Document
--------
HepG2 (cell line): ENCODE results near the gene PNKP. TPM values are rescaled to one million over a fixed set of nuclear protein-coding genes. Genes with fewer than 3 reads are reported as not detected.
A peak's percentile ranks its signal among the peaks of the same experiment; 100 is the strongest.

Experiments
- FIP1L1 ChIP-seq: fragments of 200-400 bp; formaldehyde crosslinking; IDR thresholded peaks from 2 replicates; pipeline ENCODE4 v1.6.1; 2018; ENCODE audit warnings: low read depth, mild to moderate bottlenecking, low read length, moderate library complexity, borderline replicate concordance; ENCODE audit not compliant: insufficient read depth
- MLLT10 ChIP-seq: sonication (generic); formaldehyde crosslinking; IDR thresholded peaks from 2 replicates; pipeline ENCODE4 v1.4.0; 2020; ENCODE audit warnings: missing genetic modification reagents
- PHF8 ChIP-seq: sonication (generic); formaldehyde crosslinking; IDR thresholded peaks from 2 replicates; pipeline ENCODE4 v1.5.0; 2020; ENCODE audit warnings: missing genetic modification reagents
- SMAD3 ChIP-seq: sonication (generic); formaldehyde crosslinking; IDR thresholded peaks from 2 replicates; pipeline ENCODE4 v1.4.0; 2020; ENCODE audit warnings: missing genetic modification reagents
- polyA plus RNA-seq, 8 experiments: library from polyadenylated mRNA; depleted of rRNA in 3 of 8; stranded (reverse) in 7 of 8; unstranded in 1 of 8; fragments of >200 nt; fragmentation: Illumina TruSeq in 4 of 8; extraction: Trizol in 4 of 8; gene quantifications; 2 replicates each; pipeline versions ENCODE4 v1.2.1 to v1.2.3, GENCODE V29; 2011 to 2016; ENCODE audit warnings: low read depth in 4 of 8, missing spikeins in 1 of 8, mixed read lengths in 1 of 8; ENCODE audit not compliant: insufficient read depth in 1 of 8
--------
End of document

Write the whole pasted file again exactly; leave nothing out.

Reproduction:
HepG2 (cell line): ENCODE results near the gene PNKP. TPM values are rescaled to one million over a fixed set of nuclear protein-coding genes. Genes with fewer than 3 reads are reported as not detected.
A peak's percentile ranks its signal among the peaks of the same experiment; 100 is the strongest.

Experiments
- FIP1L1 ChIP-seq: fragments of 200-400 bp; formaldehyde crosslinking; IDR thresholded peaks from 2 replicates; pipeline ENCODE4 v1.6.1; 2018; ENCODE audit warnings: low read depth, mild to moderate bottlenecking, low read length, moderate library complexity, borderline replicate concordance; ENCODE audit not compliant: insufficient read depth
- MLLT10 ChIP-seq: sonication (generic); formaldehyde crosslinking; IDR thresholded peaks from 2 replicates; pipeline ENCODE4 v1.4.0; 2020; ENCODE audit warnings: missing genetic modification reagents
- PHF8 ChIP-seq: sonication (generic); formaldehyde crosslinking; IDR thresholded peaks from 2 replicates; pipeline ENCODE4 v1.5.0; 2020; ENCODE audit warnings: missing genetic modification reagents
- SMAD3 ChIP-seq: sonication (generic); formaldehyde crosslinking; IDR thresholded peaks from 2 replicates; pipeline ENCODE4 v1.4.0; 2020; ENCODE audit warnings: missing genetic modification reagents
- polyA plus RNA-seq, 8 experiments: library from polyadenylated mRNA; depleted of rRNA in 3 of 8; stranded (reverse) in 7 of 8; unstranded in 1 of 8; fragments of >200 nt; fragmentation: Illumina TruSeq in 4 of 8; extraction: Trizol in 4 of 8; gene quantifications; 2 replicates each; pipeline versions ENCODE4 v1.2.1 to v1.2.3, GENCODE V29; 2011 to 2016; ENCODE audit warnings: low read depth in 4 of 8, missing spikeins in 1 of 8, mixed read lengths in 1 of 8; ENCODE audit not compliant: insufficient read depth in 1 of 8